Best Tips for Creating Google Display Ads and Landing Pages
Free Book Preview: Ultimate Guide to Google Ads
Assuming you're not a hands-on graphic designer, you have three good options when it comes to creating Google Display Ads and landing pages:
1. Use Google's Ad Gallery. Find it by going into an ad group within a Display Network enabled campaign and clicking the blue "+" button. You can use any of Google's free preset templates and insert your own images and text, or you can use Google's auto-create feature that automatically generates ads by searching your website and existing Search ads. (The results aren't always the best looking, but the tool is free, quick and easy.)
2. Find a budget designer. There's a plethora of online services that will create image ads for you. We like www.20dollarbanners.com and http://minibannerszen.com/, where for $20 to $30 a piece, you can have some nice custom designs crafted in a few days or even hours. Both of these websites have portfolio pages, which are worth perusing if you're short on ideas.
3. Hire a pro designer. Find the right professional freelance graphic designer, one who takes time with the creative process and isn't grinding out dozens or hundreds of designs per day, and you can end up with some stunning and original images for your campaign.
Google has explicit rules on what is and isn't allowed in image ads. Check every one of your ads against Google's requirements before activating your campaign. Here are a few rules that Google Display Network (GDN) users most commonly fail to apply:
- Static images must be in jpg, png, or gif format and be of a file size no greater than 150 KB.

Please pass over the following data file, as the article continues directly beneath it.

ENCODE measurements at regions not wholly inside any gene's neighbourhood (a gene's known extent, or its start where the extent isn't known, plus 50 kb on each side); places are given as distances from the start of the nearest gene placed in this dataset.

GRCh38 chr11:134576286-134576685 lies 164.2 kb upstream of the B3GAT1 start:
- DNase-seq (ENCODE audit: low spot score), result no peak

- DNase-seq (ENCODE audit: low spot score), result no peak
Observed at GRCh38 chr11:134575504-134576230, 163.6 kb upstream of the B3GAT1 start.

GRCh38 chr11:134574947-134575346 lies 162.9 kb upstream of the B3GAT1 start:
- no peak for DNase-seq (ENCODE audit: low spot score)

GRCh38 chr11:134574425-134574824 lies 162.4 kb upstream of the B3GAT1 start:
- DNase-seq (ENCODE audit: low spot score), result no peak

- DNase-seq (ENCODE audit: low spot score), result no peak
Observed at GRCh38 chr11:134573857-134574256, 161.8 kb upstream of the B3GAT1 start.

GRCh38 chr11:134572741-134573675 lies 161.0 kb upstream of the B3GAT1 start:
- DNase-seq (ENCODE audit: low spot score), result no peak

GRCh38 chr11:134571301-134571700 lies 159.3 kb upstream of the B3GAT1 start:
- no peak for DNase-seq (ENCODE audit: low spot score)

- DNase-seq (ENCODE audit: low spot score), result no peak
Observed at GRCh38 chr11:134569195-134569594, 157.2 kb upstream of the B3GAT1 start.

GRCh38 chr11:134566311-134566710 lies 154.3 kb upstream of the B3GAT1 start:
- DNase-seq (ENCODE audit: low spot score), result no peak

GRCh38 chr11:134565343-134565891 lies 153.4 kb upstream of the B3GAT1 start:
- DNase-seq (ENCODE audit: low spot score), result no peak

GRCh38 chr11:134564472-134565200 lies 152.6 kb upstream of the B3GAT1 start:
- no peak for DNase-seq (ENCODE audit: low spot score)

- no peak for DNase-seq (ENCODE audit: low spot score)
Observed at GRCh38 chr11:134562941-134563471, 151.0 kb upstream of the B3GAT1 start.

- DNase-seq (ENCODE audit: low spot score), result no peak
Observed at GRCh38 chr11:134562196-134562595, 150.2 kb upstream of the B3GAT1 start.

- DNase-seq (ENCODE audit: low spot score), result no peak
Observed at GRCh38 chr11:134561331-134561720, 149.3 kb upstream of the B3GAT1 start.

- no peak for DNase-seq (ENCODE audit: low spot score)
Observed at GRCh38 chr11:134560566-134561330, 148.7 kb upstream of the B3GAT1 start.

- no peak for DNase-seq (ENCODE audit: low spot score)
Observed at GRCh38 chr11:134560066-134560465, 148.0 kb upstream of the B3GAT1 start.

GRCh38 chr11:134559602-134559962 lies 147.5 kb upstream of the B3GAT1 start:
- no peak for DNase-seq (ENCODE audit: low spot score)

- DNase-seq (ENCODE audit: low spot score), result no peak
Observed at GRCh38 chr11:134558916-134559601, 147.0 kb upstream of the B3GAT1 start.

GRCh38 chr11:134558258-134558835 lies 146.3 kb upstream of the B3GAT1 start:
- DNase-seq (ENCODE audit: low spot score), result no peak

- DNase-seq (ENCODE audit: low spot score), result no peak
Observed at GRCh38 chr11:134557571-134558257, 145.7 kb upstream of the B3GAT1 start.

- Animated images must be an animated gif or the correct version of Flash (swf), must run for no longer than 30 seconds (looping images are allowed, but must cease movement after 30 seconds), and be no more than five frames per second (fps) for gifs and 20 fps for swf. In either case, 150 KB is still the maximum file size.
- No "trick-to-click" ads. The ad must look like an ad and clearly differentiate itself from the rest of the page on which it resides. If the ad is designed to look like a system warning or error message, it will be flagged and disabled.
- The ad image must fill the entire image size and be correctly oriented.
- The ad image cannot be "tiled" or appear to be more than one image (for example, one image designed to look like three different text ads).
- The ad must be relevant to the landing page it's sending people to.
- The image must be of a high quality without any fuzziness or blurred images.
- All text on the image must be legible.
- Animated images can't use strobe or flashing lights.
- The image must be suitable for a family audience. Google takes a hard line on this one. Nothing even remotely borderline will be tolerated.
GDN landing pages
Generally speaking, you don't want to send your display traffic straight to a sign-up form or product to be purchased. People who are clicking on display network ads are less ready to buy or hand over their personal information. They need to be given more useful, relevant and valuable content to consume. Treat it like a first date. Let them warm up to you, rather than trying to go straight for the sale.
It used to be that the prime goal of almost any smart site owner was to capture a visitor's email address on their first visit. That's changing. Most businesses are now happy to just cookie visitors and remarket to them instead. So the funnel now follows this sequence:
- Eye-catching display ad
- Webpage where you provide valuable content (without requiring visitors to take any action)
- Remarketing ad where you bring them back to see additional content
- Offer where they can give you their email or make a purchase
The point where you provide something of value and they give you their contact information is now more likely to occur on the second or third date.